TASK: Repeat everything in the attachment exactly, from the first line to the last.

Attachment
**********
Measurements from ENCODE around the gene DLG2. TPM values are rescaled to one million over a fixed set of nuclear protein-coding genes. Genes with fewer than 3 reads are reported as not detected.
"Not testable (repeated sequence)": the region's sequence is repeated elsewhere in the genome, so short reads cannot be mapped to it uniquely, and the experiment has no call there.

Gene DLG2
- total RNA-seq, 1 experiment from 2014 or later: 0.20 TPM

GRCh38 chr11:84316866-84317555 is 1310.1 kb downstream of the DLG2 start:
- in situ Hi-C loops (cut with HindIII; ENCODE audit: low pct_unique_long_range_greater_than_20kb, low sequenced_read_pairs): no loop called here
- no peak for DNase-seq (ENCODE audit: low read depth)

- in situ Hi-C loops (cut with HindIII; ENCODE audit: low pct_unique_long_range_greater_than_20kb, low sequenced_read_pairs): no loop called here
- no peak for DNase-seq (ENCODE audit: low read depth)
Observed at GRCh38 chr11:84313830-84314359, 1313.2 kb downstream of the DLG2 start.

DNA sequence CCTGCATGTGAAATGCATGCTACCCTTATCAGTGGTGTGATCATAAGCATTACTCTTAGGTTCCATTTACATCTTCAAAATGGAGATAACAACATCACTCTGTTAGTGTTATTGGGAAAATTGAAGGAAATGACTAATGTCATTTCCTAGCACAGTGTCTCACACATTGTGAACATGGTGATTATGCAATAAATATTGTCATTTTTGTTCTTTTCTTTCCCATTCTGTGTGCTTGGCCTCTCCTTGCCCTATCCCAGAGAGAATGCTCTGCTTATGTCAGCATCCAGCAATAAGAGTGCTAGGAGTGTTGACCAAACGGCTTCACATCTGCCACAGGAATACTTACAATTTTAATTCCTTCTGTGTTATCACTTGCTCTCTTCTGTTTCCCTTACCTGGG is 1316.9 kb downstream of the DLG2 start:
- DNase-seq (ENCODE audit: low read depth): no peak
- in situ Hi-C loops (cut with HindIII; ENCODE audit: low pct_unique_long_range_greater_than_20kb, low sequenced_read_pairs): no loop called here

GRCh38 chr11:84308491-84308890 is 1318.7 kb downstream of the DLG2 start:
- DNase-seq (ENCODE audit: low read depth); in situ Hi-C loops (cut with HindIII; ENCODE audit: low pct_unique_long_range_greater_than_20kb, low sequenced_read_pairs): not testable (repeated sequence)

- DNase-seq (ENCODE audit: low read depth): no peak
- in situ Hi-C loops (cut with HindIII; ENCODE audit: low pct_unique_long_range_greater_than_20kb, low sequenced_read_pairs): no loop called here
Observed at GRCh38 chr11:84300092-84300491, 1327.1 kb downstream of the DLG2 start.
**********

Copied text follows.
Measurements from ENCODE around the gene DLG2. TPM values are rescaled to one million over a fixed set of nuclear protein-coding genes. Genes with fewer than 3 reads are reported as not detected.
"Not testable (repeated sequence)": the region's sequence is repeated elsewhere in the genome, so short reads cannot be mapped to it uniquely, and the experiment has no call there.

Gene DLG2
- total RNA-seq, 1 experiment from 2014 or later: 0.20 TPM

GRCh38 chr11:84316866-84317555 is 1310.1 kb downstream of the DLG2 start:
- in situ Hi-C loops (cut with HindIII; ENCODE audit: low pct_unique_long_range_greater_than_20kb, low sequenced_read_pairs): no loop called here
- no peak for DNase-seq (ENCODE audit: low read depth)

- in situ Hi-C loops (cut with HindIII; ENCODE audit: low pct_unique_long_range_greater_than_20kb, low sequenced_read_pairs): no loop called here
- no peak for DNase-seq (ENCODE audit: low read depth)
Observed at GRCh38 chr11:84313830-84314359, 1313.2 kb downstream of the DLG2 start.

DNA sequence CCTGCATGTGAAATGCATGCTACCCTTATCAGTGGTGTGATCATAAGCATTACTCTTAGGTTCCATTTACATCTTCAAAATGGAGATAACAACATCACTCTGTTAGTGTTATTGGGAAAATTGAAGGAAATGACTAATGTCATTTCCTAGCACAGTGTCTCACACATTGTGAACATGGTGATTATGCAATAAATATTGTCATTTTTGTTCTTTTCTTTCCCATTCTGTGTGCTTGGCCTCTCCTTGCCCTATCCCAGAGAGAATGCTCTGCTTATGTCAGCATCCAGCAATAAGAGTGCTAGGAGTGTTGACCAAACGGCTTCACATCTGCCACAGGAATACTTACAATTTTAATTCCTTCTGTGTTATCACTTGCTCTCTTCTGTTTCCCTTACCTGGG is 1316.9 kb downstream of the DLG2 start:
- DNase-seq (ENCODE audit: low read depth): no peak
- in situ Hi-C loops (cut with HindIII; ENCODE audit: low pct_unique_long_range_greater_than_20kb, low sequenced_read_pairs): no loop called here

GRCh38 chr11:84308491-84308890 is 1318.7 kb downstream of the DLG2 start:
- DNase-seq (ENCODE audit: low read depth); in situ Hi-C loops (cut with HindIII; ENCODE audit: low pct_unique_long_range_greater_than_20kb, low sequenced_read_pairs): not testable (repeated sequence)

- DNase-seq (ENCODE audit: low read depth): no peak
- in situ Hi-C loops (cut with HindIII; ENCODE audit: low pct_unique_long_range_greater_than_20kb, low sequenced_read_pairs): no loop called here
Observed at GRCh38 chr11:84300092-84300491, 1327.1 kb downstream of the DLG2 start.